My daughter discovered her thumb as a soother when she was around 3 weeks old and in the beginning I was glad that she did. As I have mentioned earlier my daughter was a high needs baby and it was extremely difficult to soothe her. Believe me, I tried it all. Milk, rocking, lullabies, swaying, baby swing, wearing the baby, etc. but nothing would work once she got worked up.
So when she started using her thumb as a soothing mechanism, I was relieved and it did give me a break on those sleepless nights. She looked so cute sucking her thumb away to glory and sleep that it never occurred to me to make her stop.
But very soon the mommy guilt kicked in and I thought I was taking a shortcut which might end up harming my child in the long run. I decided that the thumb-sucking habit had to be kicked. But my little thumbsucker had other plans, every time we would try to remove her thumb she would cry bloody murder and wail ravenously. We tried giving a pacifier to her but she knew the difference and would not take it.
After a few disasters I decided to give up (*hangs head in shame*). The only solace was that she would suck her thumb only when she was feeling sleepy and would remove it once she was in deep sleep.
Time passed and her thumbsucking became a part of her that no longer disturbed me. Why? Because I read that Thumb sucking is a natural reflex and a comforting process for babies and most kids stop this naturally by the age 4-5. Sam never sucked her thumb during the day and only did it when she was feeling wound up and wanted to sleep. And did I mention how cute she looked ?
What made me rethink?
A few months ago I started noticing that her teeth were slightly getting pushed to the front. It was just about visible to me but enough to make me concerned. I found that kids who used thumb sucking as a way to fall asleep would find it much more difficult to stop as the habit was more on a subconscious level.
I also read that although any effect on the teeth might be negated once the milk teeth fall off, however if the jaw structure is altered due to the pressure of thumb sucking, the teeth will never be perfectly aligned in the future and it can also cause changes to the roof of the mouth.
I started noticing that the thumbsucking was now happening on a more random level. Now Sam not only sucked thumb when she was sleepy but also when she was feeling bored. If I would not involve her in continuous activities she would happily while away time sucking her thumb.
The biggest motivator to actively try to make Sam stop the thumbsucking came from her only. She was once teased by some older kids for sucking her thumb and she told me that she did not want to be the baby anymore.
Methods we tried
Used a reward system
I told Sam that if she tried to not suck her thumb at night she would be given a surprise at morning. She tried for a while but the inclination was so strong that she gave in.
Covered hands with gloves
Didn’t work at all, she would grow all fussy and would remove the gloves herself. It might work on younger babies though.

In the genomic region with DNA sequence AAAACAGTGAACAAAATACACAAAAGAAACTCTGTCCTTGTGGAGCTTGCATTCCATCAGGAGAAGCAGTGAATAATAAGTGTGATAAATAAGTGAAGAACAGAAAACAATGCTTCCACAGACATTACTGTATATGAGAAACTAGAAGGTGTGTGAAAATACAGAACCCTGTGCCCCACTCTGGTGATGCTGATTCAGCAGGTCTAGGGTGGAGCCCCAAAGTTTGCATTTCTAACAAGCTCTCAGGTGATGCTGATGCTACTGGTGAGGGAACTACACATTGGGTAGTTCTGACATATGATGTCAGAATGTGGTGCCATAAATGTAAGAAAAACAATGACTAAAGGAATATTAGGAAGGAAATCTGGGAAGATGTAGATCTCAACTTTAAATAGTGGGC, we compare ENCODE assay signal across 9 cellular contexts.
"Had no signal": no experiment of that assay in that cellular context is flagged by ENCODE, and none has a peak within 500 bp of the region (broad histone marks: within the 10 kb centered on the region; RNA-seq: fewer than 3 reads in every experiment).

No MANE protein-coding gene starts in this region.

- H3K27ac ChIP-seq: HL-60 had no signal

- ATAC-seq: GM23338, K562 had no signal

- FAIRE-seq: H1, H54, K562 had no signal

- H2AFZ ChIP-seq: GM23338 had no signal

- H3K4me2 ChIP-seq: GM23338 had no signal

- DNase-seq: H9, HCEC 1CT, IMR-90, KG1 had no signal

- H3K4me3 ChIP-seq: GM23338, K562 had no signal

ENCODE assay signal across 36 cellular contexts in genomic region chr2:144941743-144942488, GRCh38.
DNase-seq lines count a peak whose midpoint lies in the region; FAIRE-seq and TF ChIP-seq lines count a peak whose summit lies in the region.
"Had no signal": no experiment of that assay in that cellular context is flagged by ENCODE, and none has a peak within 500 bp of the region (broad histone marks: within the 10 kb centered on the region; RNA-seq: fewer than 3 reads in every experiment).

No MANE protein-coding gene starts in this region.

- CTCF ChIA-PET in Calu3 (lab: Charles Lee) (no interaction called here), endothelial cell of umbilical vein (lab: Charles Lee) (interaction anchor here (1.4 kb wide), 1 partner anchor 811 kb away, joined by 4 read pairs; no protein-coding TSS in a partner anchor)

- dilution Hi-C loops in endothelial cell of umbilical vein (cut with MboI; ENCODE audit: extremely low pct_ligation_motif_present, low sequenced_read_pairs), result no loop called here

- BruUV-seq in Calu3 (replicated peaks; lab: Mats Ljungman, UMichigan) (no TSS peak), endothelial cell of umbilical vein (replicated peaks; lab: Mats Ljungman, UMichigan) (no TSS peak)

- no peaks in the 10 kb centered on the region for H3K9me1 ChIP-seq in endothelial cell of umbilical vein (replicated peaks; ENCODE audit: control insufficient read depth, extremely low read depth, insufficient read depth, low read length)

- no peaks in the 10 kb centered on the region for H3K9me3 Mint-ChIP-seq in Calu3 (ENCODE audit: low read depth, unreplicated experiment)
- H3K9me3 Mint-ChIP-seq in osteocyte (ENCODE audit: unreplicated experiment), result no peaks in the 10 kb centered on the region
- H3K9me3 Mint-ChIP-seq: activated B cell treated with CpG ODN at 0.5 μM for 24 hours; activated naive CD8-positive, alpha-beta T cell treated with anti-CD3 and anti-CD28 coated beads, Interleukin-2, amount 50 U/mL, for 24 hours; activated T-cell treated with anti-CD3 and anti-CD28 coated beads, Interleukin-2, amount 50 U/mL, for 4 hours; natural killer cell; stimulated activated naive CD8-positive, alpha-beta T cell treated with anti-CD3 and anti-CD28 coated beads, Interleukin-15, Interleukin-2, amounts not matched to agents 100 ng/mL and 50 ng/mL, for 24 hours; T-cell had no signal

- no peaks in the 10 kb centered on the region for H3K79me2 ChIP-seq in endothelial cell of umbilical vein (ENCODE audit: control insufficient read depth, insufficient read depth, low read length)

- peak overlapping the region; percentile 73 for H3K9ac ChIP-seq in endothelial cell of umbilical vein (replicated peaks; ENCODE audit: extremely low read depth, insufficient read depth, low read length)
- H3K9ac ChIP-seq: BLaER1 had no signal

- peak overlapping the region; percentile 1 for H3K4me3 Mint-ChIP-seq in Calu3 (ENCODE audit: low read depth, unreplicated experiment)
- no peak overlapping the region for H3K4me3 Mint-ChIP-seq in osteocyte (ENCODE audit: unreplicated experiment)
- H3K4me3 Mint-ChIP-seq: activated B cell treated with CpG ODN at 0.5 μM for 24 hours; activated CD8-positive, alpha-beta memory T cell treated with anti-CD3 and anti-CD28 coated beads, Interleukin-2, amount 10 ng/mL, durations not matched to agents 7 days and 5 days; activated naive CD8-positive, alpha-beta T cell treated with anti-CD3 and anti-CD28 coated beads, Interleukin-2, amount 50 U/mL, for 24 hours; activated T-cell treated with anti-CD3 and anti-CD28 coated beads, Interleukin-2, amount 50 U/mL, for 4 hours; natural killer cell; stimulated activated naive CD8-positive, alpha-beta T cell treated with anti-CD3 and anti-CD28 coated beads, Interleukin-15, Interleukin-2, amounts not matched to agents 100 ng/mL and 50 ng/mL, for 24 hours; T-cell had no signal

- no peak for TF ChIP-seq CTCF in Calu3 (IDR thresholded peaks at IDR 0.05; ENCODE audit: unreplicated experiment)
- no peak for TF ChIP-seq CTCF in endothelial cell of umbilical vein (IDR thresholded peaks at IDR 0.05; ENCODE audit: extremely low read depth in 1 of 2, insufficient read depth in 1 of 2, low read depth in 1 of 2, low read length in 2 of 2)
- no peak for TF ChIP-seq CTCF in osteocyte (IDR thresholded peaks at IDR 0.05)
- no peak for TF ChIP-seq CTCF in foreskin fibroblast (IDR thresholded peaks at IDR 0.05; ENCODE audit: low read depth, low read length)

I was told that there is an ayurvedic herb which is bitter in taste and used to wean children off breast milk. I tried applying it on her fingers but she couldn’t feel the taste and this experiment too failed.
Finally I found out about Mavala Stop, a liquid which is usually used in children and adults to stop nail biting but is also recommended for thumb sucking. As it is not available in India, I got it from United Kingdom through someone who was travelling from London to India. (Priced at around £7 )
It is a transparent, non-toxic and a distinctively bitter tasting (ask me how I know!!) liquid. It is applied as a nail polish on the nail in just one single coat. A single coat is effective for 3-4 days after which you need to remove the initial coat with remover and apply again. Do not use it for children under three years old because their taste buds have not evolved yet to decipher a bitter taste.
Once we decided to use Mavala Stop, I came clean with Sam. I had prepared her mentally beforehand telling her that Mama is getting a medicine which will help her stop her thumb sucking. When it arrived, I showed her the package and the bottle. I did not apply it on the sly and when I applied it on her thumb we talked about how bitter it was and she should try to keep her thumb away from her mouth.
For the first time in almost three years, Sam fell asleep without her thumb and I thought it was a miracle. But when she woke up during sleep and tried to soothe herself back to sleep using the thumb, the bitter taste made her miserable. She cried all night long and I cried with her.
It was very difficult for me to watch her suffer like this and I almost thought I should remove the liquid and let it go. But somewhere the fact that this was just the beginning of many more difficult decisions I might have to take as a parent for the well-being of my child made me go on.
We had two very difficult nights with hardly any sleep and lots of crying but on the third day it magically became normal. Sam stopped sucking thumb altogether and did not fuss at night at all. She even reminded me to reapply the medicine once the bitter taste had gone after a few days.
We have had just one relapse in the last four weeks and I have not applied the medicine for the past two weeks. The medicine helped her in breaking the subconscious thought that she could only sleep with the help of thumbsucking. Her teeth are looking great, she feels that she has achieved a big milestone and I feel happy knowing that I helped my child overcome a habit which might have hampered her in the future.
If you have a thumbsucking child and want to help them kick the habit, remember not to yell or make them feel bad. If the child is ready to stop I would highly recommend using the first three methods first and if they don’t work you can try Mavala Stop (but only under your doctor’s guidance).